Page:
I never expected to end up teaching creative writing in Timor, least of all in the national language, Tetun. But every Wednesday morning for the last six months, I’ve sat in a windowless room in the former Balide prison in Dili doing exactly that with a team of social researchers.
My four male and two female students have interviewed 800 Timorese women about their roles in the 25-year resistance movement. An academic book is in the pipeline. Now their boss, Nuno, a journalist, wants to share the women’s personal stories. When he discovered my oral history and writing background, he asked me to give them a hand.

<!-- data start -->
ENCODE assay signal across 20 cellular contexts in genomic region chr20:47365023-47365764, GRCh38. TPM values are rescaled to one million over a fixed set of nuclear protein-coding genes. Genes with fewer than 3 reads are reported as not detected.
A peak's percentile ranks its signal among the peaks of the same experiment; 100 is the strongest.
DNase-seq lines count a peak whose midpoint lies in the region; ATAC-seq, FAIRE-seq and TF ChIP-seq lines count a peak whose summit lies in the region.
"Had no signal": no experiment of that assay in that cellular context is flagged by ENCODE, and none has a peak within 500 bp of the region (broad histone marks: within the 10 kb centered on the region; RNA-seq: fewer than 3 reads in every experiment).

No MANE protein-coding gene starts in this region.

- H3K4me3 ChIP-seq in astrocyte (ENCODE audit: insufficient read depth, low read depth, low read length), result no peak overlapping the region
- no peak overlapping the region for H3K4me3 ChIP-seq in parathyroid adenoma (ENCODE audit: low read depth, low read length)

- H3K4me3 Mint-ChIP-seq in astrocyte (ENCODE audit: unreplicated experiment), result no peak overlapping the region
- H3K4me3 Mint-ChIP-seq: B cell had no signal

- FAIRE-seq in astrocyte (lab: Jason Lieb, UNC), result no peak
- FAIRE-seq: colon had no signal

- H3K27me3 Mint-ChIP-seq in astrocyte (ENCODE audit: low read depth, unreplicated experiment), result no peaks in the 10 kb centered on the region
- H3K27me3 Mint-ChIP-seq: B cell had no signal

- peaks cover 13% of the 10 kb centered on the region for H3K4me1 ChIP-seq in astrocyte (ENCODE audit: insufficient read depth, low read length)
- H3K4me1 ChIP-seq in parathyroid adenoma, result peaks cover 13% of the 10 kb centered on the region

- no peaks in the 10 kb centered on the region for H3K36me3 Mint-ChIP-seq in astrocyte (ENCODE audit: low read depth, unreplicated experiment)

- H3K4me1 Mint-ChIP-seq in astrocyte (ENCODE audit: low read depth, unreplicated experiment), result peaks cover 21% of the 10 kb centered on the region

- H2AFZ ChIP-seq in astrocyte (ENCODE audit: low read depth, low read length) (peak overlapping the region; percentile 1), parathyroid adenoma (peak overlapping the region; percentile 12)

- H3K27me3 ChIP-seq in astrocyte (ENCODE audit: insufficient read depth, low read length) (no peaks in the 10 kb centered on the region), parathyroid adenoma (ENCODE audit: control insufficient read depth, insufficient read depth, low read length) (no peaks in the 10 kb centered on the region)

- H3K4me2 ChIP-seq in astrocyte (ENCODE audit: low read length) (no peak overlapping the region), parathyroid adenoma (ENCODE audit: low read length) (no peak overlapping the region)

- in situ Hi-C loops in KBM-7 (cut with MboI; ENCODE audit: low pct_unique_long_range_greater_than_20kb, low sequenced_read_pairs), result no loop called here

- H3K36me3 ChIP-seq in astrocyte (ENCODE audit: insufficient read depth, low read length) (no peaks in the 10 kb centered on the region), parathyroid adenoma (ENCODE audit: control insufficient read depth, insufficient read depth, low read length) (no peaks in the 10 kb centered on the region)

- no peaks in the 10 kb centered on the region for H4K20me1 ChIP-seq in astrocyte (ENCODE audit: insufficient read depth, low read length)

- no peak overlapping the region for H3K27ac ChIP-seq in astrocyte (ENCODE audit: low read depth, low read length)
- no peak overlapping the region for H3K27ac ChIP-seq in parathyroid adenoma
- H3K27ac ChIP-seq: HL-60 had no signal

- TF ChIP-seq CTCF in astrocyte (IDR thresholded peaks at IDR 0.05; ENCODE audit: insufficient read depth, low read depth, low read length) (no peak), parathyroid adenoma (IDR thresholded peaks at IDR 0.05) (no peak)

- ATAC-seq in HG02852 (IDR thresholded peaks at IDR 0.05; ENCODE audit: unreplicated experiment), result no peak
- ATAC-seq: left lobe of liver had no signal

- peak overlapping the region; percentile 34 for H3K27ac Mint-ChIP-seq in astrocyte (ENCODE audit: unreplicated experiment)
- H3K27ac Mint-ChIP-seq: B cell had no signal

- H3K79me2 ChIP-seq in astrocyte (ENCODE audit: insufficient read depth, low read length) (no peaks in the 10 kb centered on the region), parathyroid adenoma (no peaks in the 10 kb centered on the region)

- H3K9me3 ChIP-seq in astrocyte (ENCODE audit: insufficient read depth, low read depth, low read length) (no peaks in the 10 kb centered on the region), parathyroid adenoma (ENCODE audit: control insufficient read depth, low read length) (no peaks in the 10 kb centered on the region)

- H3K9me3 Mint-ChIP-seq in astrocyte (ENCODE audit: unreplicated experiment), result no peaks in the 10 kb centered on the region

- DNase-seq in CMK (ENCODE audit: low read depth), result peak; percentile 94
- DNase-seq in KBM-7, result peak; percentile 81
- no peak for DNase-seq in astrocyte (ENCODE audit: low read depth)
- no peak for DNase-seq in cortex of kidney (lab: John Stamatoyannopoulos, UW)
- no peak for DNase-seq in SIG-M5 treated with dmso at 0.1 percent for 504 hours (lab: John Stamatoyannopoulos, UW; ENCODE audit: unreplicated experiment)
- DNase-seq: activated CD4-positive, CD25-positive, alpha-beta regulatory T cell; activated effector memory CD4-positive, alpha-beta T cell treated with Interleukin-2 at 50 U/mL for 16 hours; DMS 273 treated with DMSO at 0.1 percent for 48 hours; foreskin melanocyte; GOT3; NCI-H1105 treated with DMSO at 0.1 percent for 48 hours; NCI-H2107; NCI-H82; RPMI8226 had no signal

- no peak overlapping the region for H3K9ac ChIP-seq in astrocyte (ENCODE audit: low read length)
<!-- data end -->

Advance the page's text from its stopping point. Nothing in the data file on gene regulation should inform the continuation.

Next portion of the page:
Enlisting my help was a big leap of faith on Nuno’s part. I have no teaching experience, and running a class in a language I couldn’t speak 20 months ago is, frankly, a challenge. So how does it work?